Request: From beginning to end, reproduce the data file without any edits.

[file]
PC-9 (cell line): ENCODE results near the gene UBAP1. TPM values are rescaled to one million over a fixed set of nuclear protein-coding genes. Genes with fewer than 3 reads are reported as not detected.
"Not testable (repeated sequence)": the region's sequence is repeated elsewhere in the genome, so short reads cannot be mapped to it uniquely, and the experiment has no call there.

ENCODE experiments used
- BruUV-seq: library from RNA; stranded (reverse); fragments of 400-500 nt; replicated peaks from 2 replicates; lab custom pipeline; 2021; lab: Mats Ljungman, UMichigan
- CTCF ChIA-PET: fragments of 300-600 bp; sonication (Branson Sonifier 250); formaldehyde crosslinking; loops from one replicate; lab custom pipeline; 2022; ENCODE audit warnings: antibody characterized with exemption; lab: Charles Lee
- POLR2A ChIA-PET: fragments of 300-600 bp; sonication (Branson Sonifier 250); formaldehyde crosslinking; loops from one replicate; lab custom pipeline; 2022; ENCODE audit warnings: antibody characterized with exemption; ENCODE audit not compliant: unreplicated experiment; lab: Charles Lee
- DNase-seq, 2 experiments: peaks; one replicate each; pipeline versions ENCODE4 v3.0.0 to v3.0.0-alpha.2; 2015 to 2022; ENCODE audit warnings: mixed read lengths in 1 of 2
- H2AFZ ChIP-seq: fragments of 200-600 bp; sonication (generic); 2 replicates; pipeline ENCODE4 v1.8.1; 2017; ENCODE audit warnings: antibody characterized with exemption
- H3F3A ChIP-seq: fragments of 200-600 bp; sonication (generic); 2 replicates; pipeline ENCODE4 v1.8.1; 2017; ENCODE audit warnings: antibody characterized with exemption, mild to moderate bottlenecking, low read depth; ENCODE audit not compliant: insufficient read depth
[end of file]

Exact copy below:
PC-9 (cell line): ENCODE results near the gene UBAP1. TPM values are rescaled to one million over a fixed set of nuclear protein-coding genes. Genes with fewer than 3 reads are reported as not detected.
"Not testable (repeated sequence)": the region's sequence is repeated elsewhere in the genome, so short reads cannot be mapped to it uniquely, and the experiment has no call there.

ENCODE experiments used
- BruUV-seq: library from RNA; stranded (reverse); fragments of 400-500 nt; replicated peaks from 2 replicates; lab custom pipeline; 2021; lab: Mats Ljungman, UMichigan
- CTCF ChIA-PET: fragments of 300-600 bp; sonication (Branson Sonifier 250); formaldehyde crosslinking; loops from one replicate; lab custom pipeline; 2022; ENCODE audit warnings: antibody characterized with exemption; lab: Charles Lee
- POLR2A ChIA-PET: fragments of 300-600 bp; sonication (Branson Sonifier 250); formaldehyde crosslinking; loops from one replicate; lab custom pipeline; 2022; ENCODE audit warnings: antibody characterized with exemption; ENCODE audit not compliant: unreplicated experiment; lab: Charles Lee
- DNase-seq, 2 experiments: peaks; one replicate each; pipeline versions ENCODE4 v3.0.0 to v3.0.0-alpha.2; 2015 to 2022; ENCODE audit warnings: mixed read lengths in 1 of 2
- H2AFZ ChIP-seq: fragments of 200-600 bp; sonication (generic); 2 replicates; pipeline ENCODE4 v1.8.1; 2017; ENCODE audit warnings: antibody characterized with exemption
- H3F3A ChIP-seq: fragments of 200-600 bp; sonication (generic); 2 replicates; pipeline ENCODE4 v1.8.1; 2017; ENCODE audit warnings: antibody characterized with exemption, mild to moderate bottlenecking, low read depth; ENCODE audit not compliant: insufficient read depth